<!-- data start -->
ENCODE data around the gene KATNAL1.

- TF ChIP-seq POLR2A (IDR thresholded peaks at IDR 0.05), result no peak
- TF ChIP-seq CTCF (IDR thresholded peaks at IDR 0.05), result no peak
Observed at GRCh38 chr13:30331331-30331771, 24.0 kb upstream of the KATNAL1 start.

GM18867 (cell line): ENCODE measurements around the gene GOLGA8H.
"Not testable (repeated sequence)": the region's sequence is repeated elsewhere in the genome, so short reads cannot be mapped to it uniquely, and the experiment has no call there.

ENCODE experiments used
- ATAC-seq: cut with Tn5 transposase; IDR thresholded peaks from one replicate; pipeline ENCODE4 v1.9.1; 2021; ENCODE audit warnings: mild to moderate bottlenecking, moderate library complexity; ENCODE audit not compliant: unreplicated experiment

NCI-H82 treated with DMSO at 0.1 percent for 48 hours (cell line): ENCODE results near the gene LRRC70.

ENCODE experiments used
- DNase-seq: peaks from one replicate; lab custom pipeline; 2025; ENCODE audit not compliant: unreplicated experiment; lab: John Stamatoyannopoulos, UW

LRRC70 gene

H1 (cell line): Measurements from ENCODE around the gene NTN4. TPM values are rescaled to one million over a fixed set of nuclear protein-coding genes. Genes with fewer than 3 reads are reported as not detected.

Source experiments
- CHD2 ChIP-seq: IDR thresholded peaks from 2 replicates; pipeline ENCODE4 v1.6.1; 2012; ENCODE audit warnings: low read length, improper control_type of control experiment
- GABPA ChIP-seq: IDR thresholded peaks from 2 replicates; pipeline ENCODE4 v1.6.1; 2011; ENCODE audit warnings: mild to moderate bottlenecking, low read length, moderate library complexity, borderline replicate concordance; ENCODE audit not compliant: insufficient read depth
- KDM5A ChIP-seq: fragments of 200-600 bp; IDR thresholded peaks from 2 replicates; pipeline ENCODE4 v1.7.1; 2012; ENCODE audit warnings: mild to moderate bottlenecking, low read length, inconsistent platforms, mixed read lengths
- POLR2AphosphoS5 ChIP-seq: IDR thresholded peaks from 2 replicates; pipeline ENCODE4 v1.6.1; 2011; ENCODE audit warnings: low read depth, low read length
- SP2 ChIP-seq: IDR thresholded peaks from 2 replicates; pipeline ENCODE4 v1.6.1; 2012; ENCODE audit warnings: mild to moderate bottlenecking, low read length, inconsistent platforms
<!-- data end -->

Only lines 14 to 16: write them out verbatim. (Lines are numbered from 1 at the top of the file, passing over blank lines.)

Source experiments
- CHD2 ChIP-seq: IDR thresholded peaks from 2 replicates; pipeline ENCODE4 v1.6.1; 2012; ENCODE audit warnings: low read length, improper control_type of control experiment
- GABPA ChIP-seq: IDR thresholded peaks from 2 replicates; pipeline ENCODE4 v1.6.1; 2011; ENCODE audit warnings: mild to moderate bottlenecking, low read length, moderate library complexity, borderline replicate concordance; ENCODE audit not compliant: insufficient read depth